20 years on, Falungong survives underground in China

Sitting lotus-style on an apartment floor, two women quietly rotate their arms in front of them -- a rare sight in China where public displays of Falungong meditation have all but disappeared.

It is a shadow of the spiritual movement's heyday in China, where the group once boasted more than 70 million followers before it was outlawed in 1999, giving police carte blanche to persecute members.

But 20 years on, the group has remained stubbornly persistent, even as practitioners in mainland China continue to face arrests and torture, according to rights groups.

Before the crackdown, Falungong members would congregate in parks in large numbers to practise "qigong" meditation. Now they do their slow movement exercises behind closed doors.

"It doesn't matter how the Communist Party suppresses (Falungong), I don't think about it too much," one of the women, who requested anonymity due to the sensitivity of the topic, told AFP.

"I just do what I want to do," she said.

Falungong, which emphasises moral teachings, was once encouraged by Chinese authorities to ease the burden on a creaky health system after it was unveiled in 1992 by Li Hongzhi, who emigrated to the US four years later.

But after over 10,000 Falungong members surrounded Communist Party headquarters in central Beijing on April 25, 1999, to protest the detention of some of their members, the government leapt into action.

Then-president Jiang Zemin issued orders to eliminate the group, which was later declared an "evil cult" -- a tactic to justify the repression, scholars say.

Top officials "see Falungong, first and foremost, as an ideological and political threat", Maria Cheung, a University of Manitoba professor who has researched the movement, told AFP.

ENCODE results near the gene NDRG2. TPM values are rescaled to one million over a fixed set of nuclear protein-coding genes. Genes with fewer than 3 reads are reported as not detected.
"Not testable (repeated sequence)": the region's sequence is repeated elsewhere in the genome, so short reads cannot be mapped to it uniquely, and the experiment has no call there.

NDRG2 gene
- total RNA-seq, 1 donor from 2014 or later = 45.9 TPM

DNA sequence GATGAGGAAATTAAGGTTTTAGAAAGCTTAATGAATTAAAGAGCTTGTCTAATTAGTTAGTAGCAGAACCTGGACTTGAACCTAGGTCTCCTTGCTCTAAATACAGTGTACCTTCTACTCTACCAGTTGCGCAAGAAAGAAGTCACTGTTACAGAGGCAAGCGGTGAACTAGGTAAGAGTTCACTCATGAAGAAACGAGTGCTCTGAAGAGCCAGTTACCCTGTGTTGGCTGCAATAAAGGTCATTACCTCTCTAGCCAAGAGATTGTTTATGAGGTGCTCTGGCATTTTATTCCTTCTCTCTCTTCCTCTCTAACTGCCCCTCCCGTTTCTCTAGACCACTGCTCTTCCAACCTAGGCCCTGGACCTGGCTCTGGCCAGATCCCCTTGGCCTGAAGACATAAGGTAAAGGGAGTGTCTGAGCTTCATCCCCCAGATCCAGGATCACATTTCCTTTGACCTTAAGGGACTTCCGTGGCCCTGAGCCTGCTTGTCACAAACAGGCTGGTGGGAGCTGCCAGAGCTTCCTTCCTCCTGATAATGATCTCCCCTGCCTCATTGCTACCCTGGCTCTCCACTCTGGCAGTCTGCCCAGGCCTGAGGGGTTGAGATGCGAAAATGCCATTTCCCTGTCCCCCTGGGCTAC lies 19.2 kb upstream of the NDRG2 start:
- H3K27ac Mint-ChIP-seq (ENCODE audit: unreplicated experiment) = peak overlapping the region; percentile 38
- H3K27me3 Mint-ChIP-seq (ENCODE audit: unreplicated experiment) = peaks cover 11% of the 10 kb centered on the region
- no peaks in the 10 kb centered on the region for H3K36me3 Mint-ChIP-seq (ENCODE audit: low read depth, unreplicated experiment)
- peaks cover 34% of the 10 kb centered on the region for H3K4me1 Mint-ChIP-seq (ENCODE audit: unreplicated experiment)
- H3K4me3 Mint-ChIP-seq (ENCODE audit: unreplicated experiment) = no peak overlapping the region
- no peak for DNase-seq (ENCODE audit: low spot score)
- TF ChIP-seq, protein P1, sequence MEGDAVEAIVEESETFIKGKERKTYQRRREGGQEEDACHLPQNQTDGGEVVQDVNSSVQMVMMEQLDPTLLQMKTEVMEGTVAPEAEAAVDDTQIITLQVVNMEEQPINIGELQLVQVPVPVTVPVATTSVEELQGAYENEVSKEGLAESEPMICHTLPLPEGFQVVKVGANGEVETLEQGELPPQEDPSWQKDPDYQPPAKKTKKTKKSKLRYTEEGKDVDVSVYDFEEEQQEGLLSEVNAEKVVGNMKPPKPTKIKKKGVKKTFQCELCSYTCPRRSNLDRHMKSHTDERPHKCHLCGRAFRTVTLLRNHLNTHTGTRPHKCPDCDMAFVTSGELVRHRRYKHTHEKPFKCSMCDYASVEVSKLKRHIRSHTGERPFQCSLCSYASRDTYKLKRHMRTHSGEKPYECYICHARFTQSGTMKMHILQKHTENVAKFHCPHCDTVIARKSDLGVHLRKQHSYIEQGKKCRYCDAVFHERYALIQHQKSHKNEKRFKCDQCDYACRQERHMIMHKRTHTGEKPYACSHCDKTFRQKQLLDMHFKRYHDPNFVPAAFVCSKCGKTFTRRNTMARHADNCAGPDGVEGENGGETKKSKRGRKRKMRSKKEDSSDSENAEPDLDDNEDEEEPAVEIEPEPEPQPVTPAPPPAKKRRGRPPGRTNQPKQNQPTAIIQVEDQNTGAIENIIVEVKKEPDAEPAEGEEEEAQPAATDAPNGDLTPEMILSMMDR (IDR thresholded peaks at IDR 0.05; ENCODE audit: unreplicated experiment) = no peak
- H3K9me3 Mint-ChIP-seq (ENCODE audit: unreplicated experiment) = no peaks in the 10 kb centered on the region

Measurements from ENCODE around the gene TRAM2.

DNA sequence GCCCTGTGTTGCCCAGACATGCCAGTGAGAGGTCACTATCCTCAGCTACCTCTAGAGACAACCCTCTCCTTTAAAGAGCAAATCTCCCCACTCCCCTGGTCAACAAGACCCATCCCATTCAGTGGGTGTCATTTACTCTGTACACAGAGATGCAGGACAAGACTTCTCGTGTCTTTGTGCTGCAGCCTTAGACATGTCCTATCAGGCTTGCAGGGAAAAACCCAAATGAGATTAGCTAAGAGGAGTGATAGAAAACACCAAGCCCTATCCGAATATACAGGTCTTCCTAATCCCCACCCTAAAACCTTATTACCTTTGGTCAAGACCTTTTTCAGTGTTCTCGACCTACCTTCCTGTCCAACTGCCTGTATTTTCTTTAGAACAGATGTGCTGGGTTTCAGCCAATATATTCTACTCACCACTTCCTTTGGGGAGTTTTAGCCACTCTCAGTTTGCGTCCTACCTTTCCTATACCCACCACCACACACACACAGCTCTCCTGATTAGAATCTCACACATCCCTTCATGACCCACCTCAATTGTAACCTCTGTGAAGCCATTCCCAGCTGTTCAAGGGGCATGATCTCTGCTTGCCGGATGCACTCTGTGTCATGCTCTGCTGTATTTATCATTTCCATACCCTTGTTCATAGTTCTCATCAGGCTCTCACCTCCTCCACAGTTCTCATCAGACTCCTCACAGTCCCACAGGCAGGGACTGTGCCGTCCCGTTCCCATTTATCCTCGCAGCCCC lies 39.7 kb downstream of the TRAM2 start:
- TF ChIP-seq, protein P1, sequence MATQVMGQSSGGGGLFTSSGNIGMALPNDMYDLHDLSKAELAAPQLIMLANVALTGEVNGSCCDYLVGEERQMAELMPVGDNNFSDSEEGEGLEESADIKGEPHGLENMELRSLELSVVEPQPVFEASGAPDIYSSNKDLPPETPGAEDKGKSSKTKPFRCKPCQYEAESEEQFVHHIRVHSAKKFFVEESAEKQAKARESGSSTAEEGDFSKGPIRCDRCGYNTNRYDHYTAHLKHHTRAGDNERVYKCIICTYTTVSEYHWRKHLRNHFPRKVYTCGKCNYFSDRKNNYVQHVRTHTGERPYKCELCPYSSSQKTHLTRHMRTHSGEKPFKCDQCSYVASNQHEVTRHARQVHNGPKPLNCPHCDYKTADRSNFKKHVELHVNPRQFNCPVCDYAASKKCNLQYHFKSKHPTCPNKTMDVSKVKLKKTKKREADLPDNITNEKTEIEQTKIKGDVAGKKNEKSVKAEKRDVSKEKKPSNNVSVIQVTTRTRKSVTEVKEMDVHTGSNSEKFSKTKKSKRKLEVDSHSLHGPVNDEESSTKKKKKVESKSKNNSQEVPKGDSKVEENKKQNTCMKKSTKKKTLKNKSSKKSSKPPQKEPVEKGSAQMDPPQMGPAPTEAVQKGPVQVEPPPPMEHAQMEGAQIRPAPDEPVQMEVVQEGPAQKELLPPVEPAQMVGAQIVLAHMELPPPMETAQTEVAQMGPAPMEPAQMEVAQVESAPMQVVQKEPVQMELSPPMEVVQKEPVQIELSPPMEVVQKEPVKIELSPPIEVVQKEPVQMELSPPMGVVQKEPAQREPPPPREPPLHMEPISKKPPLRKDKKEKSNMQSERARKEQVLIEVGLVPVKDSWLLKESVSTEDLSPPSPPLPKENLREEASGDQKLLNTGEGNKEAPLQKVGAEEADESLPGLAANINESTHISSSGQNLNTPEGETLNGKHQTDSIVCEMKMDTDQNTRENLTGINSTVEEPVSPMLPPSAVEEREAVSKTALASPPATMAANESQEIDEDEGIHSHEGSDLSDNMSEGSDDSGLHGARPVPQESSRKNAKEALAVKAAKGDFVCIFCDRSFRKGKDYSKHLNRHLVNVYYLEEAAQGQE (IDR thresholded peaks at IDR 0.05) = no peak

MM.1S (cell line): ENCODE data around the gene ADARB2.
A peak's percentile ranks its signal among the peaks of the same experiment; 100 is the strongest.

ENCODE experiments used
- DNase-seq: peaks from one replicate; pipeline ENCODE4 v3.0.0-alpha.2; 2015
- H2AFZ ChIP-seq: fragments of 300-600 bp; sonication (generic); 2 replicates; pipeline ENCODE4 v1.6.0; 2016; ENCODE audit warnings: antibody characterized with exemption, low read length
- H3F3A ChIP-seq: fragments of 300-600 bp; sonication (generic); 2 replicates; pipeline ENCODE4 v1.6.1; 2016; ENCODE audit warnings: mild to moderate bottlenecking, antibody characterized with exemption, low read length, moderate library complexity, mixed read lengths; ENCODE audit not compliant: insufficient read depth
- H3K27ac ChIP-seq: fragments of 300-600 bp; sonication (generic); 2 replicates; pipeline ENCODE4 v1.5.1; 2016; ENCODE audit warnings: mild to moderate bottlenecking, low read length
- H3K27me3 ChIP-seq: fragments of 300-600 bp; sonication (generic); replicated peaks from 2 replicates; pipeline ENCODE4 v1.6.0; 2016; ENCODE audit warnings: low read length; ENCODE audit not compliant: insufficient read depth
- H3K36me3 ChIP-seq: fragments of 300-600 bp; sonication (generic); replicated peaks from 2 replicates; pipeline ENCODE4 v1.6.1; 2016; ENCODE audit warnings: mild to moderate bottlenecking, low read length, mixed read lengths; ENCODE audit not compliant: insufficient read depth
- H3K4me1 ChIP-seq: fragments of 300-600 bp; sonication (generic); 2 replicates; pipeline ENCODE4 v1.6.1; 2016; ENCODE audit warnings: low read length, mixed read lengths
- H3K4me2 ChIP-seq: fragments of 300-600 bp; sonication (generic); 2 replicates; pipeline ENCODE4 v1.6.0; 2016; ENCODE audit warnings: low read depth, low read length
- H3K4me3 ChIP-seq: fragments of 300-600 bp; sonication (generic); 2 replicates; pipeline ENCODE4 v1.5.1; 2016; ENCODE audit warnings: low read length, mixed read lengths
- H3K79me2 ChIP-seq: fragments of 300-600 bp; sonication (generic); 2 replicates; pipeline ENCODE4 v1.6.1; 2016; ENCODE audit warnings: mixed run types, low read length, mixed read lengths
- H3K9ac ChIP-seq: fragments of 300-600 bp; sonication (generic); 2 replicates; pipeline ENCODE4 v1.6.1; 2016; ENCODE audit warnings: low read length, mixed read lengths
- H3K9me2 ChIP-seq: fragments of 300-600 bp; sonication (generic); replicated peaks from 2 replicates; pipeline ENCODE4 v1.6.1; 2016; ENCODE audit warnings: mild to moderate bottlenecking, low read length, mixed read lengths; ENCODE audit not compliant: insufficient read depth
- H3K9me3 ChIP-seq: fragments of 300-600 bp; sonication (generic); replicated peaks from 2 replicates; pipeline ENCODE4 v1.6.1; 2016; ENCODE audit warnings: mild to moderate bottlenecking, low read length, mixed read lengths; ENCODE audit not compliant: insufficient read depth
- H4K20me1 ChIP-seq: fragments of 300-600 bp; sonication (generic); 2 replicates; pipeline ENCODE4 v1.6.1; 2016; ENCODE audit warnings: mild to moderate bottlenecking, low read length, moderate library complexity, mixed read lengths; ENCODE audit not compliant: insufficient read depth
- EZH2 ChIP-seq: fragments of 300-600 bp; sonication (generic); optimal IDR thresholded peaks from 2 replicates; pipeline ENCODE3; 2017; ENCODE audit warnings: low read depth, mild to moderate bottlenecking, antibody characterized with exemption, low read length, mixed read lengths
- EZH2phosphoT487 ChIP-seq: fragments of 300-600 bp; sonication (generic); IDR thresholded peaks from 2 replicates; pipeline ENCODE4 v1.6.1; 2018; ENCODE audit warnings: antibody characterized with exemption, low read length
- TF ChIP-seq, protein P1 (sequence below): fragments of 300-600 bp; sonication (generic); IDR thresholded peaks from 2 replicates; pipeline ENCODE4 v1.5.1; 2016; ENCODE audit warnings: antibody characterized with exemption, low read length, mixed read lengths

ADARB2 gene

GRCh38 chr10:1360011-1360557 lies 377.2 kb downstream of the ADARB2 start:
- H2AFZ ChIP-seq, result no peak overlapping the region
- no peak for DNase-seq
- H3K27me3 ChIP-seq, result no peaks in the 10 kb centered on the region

The demonstration had been the biggest protest in Beijing since the Tiananmen Square pro-democracy sit-in in 1989.

'Flesh and blood'

Following the protest, Chinese authorities launched a special security bureau known as the "610 office" to suppress and monitor Falungong followers.

Practitioners and rights groups have also reported death, torture, and abuse at labour camps.

One woman from northern China recounted a traumatic period when her father was pressured by local authorities to beat his younger sister, who was a "very resolute practitioner of Falungong".

He was "forced to break his own flesh and blood, resulting in my aunt hating her own brother for many years," she told AFP, shuddering with tears.

David Ownby, a history professor at the University of Montreal who has studied Falungong, said cults emerge in China because the officially atheist state has successfully kept traditional religions weak.

"That means that part of the market is open to groups that are not sanctioned," he said. "That is the basic paradox at the heart of the religion policy."

A Falungong follower in China, who joined in 2010, told AFP that her dissatisfaction with society and family life turned her towards the spiritual movement.

"I thought that maybe a bit of (religious) faith would make me better," she said, adding that she had also been exposed to Buddhism.

While Falungong survives underground in mainland China, it has swelled among the Chinese diaspora, as followers have fled overseas in search of asylum.

Falungong is practised in over 70 countries, according to Falun Dafa Info Centre, the group's press office.

The movement has also turned "hard-edged" over the years, said Ownby, with some academics reporting harassment for calling Falungong a sect or cult.

Levi Browde, the centre's executive director, said he believes if harassment has occurred, it is simply an effort by Falungong practitioners "to provide more information to the scholars".

More political stance

It is about "making sure we're not adding momentum to the wave of violence and death that engulfs the lives of Falungong practitioners throughout China", he said.

The spiritual movement has also adopted a more political stance in some parts of the world.

In Hong Kong, where Falungong activists hand out flyers and try to talk to people -- especially mainland tourists -- the movement has taken on a stridently anti-communist tone.

One key slogan, seen on banners and blared through loudspeakers is: "The heavens will destroy the Chinese Communist Party".

Originally published by AFP on April 25, 2019